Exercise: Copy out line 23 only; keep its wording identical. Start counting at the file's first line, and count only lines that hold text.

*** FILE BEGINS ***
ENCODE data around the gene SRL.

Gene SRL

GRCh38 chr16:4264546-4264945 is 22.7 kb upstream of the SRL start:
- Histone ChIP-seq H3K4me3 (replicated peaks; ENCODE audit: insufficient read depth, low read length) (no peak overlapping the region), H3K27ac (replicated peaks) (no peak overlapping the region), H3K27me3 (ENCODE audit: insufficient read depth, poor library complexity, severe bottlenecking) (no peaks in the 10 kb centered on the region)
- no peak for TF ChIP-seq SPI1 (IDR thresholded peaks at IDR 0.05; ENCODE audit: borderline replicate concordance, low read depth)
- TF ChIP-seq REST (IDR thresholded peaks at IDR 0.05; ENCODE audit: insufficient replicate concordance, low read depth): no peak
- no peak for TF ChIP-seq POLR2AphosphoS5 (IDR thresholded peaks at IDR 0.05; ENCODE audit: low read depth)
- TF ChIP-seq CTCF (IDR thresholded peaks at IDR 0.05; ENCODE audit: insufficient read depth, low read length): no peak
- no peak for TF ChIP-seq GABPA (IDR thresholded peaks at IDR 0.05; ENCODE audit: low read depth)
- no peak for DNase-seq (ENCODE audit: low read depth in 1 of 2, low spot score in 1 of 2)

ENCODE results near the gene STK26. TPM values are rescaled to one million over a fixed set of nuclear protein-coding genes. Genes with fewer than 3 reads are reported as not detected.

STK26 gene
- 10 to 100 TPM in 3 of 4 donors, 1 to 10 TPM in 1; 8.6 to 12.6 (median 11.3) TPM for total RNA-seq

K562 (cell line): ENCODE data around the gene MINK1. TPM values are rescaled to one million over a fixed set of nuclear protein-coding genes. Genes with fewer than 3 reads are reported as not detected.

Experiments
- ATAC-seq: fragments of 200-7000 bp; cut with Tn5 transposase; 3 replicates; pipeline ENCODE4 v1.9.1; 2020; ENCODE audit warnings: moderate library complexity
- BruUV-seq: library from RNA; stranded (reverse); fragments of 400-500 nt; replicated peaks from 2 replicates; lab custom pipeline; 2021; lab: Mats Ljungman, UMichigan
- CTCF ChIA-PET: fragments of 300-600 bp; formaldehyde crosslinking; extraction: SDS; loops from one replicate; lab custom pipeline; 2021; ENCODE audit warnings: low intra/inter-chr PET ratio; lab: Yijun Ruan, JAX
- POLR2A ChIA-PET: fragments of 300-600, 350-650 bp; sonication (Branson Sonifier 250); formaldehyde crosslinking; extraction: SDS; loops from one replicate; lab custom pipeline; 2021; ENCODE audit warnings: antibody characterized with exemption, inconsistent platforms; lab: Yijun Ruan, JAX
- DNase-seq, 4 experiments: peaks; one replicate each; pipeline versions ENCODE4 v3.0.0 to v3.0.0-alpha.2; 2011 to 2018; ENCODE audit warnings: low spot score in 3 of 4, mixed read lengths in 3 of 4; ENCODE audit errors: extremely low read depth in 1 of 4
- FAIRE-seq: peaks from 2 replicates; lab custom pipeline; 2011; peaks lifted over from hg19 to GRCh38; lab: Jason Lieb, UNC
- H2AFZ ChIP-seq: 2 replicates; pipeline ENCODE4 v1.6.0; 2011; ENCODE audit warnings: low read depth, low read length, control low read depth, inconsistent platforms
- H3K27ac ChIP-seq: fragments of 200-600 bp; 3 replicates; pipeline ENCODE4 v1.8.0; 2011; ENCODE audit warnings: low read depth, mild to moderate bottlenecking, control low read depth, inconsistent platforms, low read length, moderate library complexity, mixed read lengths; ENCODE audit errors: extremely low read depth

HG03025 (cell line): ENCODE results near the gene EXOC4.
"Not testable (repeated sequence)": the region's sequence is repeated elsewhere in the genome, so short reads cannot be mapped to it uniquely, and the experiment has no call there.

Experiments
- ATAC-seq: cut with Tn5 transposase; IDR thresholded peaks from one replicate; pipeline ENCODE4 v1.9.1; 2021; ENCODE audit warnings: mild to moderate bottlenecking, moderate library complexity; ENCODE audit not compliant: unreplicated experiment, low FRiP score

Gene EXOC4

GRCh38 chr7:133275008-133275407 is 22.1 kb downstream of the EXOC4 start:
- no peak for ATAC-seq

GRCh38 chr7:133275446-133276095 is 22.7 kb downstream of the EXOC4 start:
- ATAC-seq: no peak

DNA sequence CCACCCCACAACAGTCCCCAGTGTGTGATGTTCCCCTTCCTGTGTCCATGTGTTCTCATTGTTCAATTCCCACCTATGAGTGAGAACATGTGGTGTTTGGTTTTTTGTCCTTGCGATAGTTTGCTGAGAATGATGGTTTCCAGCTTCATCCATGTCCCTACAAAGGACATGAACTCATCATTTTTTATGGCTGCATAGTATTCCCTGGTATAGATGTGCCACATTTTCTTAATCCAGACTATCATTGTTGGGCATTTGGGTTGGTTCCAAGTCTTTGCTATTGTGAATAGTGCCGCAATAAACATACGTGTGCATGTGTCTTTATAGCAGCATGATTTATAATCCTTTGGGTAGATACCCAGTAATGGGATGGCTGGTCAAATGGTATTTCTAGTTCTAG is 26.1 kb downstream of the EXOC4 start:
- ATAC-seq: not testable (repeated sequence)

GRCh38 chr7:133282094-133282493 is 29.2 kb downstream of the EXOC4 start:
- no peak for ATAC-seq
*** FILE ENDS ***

- H3K27ac ChIP-seq: fragments of 200-600 bp; 3 replicates; pipeline ENCODE4 v1.8.0; 2011; ENCODE audit warnings: low read depth, mild to moderate bottlenecking, control low read depth, inconsistent platforms, low read length, moderate library complexity, mixed read lengths; ENCODE audit errors: extremely low read depth